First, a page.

"Setting up a company in a Latin American country and ensuring it is compliant with local regulations requires a certain amount of advanced planning. It is important to research and understand local compliance regimes."

David Ashton

Head of Accounting and Outsourcing Services

1. Regional Backdrop

Latin America is a group of countries and dependencies in the Western Hemisphere, encompassing a diverse linguistic landscape of Spanish, French and Portuguese. The name originates from the 1856 initiative to create a confederation of various republics that work towards common defence and prosperity goals; this later came into picture in the mid-19th century to include French-speaking territories in America, along with the larger set of Spanish and Portuguese. It has now culminated into a vibrant regional base made up of 20 sovereign states, as well as several other territories and dependencies, which span from the northern border of Mexico to the southern tip of South America. There are over ~623.3 mn people, spread over a combined area of 19,197,000 sq. km.

On a timescale, Latin America has had a rich historical journey, amassed by cultural nuances and political/ socioeconomic volatility. However, its an untapped market potential of great interest to investors as they try to shape its development ahead.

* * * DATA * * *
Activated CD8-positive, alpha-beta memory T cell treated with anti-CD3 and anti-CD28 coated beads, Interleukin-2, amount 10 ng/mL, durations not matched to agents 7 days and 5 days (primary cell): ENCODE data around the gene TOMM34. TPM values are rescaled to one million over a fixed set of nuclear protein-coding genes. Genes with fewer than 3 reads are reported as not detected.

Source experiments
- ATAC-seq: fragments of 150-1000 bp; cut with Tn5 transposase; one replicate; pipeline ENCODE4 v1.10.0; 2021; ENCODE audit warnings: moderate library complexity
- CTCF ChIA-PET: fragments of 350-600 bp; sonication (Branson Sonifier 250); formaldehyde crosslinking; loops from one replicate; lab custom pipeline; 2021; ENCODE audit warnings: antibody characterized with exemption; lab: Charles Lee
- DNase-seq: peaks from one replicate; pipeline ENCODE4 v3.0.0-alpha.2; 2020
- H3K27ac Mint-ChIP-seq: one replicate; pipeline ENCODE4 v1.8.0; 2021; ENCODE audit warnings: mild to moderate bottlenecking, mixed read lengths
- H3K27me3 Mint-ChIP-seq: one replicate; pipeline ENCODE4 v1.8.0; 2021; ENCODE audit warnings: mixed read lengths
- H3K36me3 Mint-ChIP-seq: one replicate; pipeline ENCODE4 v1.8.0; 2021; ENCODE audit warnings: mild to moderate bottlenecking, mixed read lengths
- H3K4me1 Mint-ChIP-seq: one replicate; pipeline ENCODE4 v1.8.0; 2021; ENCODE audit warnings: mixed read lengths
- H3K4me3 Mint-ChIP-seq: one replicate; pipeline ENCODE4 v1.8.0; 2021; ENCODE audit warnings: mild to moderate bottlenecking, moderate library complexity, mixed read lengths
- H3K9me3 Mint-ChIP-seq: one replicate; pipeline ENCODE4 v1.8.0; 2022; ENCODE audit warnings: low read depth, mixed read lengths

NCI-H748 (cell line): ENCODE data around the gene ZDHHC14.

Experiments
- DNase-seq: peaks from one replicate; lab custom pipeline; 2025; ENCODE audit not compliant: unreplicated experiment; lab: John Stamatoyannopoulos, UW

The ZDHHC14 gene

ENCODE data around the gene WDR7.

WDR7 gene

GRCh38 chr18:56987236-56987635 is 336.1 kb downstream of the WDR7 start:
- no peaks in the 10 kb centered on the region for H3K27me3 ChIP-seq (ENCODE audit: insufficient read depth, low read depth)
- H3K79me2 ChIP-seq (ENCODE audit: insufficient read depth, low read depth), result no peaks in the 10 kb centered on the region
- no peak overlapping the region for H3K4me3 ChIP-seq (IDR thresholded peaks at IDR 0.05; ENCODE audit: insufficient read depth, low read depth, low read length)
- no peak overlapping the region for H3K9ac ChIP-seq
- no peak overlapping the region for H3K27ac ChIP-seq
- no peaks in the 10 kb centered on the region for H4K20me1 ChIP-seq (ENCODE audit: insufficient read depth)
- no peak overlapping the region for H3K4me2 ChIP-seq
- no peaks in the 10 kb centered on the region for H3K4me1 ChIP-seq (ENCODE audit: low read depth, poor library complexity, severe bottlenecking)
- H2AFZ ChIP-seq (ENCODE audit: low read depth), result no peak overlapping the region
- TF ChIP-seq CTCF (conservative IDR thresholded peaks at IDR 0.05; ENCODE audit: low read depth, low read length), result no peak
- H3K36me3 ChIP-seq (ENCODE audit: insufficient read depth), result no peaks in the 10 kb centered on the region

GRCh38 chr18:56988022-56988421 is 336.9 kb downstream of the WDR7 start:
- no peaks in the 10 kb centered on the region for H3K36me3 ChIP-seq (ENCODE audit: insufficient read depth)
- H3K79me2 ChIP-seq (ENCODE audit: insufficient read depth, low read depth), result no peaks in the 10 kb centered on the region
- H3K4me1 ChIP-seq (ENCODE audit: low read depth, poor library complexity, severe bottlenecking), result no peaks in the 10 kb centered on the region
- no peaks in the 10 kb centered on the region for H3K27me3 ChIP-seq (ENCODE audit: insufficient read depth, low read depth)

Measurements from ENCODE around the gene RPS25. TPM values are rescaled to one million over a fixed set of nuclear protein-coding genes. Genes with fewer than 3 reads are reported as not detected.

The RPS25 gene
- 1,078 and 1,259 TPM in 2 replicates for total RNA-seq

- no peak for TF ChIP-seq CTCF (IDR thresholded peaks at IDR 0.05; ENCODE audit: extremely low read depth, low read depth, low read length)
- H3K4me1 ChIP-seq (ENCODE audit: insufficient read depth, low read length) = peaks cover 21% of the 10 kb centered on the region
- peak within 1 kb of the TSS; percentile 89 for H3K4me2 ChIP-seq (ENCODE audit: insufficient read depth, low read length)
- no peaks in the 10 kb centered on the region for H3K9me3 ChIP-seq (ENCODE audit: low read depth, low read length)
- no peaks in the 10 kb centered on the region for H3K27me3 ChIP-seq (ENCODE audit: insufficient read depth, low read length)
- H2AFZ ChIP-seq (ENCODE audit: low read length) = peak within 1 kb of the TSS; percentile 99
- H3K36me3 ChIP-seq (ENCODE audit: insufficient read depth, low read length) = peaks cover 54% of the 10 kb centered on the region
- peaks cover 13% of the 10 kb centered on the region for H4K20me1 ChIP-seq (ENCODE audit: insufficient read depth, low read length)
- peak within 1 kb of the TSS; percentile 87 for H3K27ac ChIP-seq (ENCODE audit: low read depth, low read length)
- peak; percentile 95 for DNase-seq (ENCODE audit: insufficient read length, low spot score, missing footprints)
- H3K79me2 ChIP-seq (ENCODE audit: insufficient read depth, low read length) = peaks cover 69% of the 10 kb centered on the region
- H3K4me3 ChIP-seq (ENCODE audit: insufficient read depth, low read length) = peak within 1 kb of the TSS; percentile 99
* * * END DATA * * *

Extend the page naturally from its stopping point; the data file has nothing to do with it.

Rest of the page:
Rising People and Population

Demographically, the LATAM (Latin America) population continues to climb, growing at a CAGR of 1.2% from 2013-17; it is forecast to reach ~629.5 mn people this year. Within this, Brazil and Mexico top the charts, hosting a population of over 209 mn and 129 mn respectively. Majority (~83.2%) of the people are below 55 years of age, with ~41.5% of the lot concentrated within 25-54. This dominant young mix represents a promising demographic dividend, in terms of bringing in contemporary markets and trends at the forefront for economic development. At the same time, having a healthy and skilled supply of “working hands” can provide the requisite support to build upon a variety emerging industries.

Numerically, the region’s combined nominal GDP stood at USD 5,573,397 mn in 2014, with a GDP PPP of USD 7,531,585 mn. This figure is made of up of a multitude of countries, including those in Central America, which experienced a steady GDP rise at a CAGR of 3-5% from 2000-15. While this modest growth has largely been attributed to periods of high volatility and socioeconomic uncertainty in the past, stronger commodity prices coupled with an upswing in trade are expected to bring momentum.

Laying the Infrastructural Groundwork